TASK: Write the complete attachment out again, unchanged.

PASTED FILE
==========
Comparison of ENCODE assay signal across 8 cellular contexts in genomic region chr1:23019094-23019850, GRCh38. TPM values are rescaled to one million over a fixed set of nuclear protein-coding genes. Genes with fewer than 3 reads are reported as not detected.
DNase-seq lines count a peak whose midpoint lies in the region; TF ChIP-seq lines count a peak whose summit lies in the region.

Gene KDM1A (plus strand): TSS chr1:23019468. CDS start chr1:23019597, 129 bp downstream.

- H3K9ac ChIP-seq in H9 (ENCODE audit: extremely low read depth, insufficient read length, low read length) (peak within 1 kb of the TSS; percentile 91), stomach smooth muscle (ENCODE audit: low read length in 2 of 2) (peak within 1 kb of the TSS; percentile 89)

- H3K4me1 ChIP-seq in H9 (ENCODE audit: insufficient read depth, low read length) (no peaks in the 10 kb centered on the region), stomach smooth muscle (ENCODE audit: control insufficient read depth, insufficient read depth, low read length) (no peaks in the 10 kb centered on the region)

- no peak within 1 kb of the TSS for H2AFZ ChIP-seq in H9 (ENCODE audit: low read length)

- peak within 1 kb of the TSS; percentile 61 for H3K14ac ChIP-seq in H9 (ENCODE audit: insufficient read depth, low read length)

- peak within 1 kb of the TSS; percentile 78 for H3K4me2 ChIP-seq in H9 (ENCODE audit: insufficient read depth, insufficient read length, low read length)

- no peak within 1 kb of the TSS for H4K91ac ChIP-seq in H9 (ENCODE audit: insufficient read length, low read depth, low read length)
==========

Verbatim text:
Comparison of ENCODE assay signal across 8 cellular contexts in genomic region chr1:23019094-23019850, GRCh38. TPM values are rescaled to one million over a fixed set of nuclear protein-coding genes. Genes with fewer than 3 reads are reported as not detected.
DNase-seq lines count a peak whose midpoint lies in the region; TF ChIP-seq lines count a peak whose summit lies in the region.

Gene KDM1A (plus strand): TSS chr1:23019468. CDS start chr1:23019597, 129 bp downstream.

- H3K9ac ChIP-seq in H9 (ENCODE audit: extremely low read depth, insufficient read length, low read length) (peak within 1 kb of the TSS; percentile 91), stomach smooth muscle (ENCODE audit: low read length in 2 of 2) (peak within 1 kb of the TSS; percentile 89)

- H3K4me1 ChIP-seq in H9 (ENCODE audit: insufficient read depth, low read length) (no peaks in the 10 kb centered on the region), stomach smooth muscle (ENCODE audit: control insufficient read depth, insufficient read depth, low read length) (no peaks in the 10 kb centered on the region)

- no peak within 1 kb of the TSS for H2AFZ ChIP-seq in H9 (ENCODE audit: low read length)

- peak within 1 kb of the TSS; percentile 61 for H3K14ac ChIP-seq in H9 (ENCODE audit: insufficient read depth, low read length)

- peak within 1 kb of the TSS; percentile 78 for H3K4me2 ChIP-seq in H9 (ENCODE audit: insufficient read depth, insufficient read length, low read length)

- no peak within 1 kb of the TSS for H4K91ac ChIP-seq in H9 (ENCODE audit: insufficient read length, low read depth, low read length)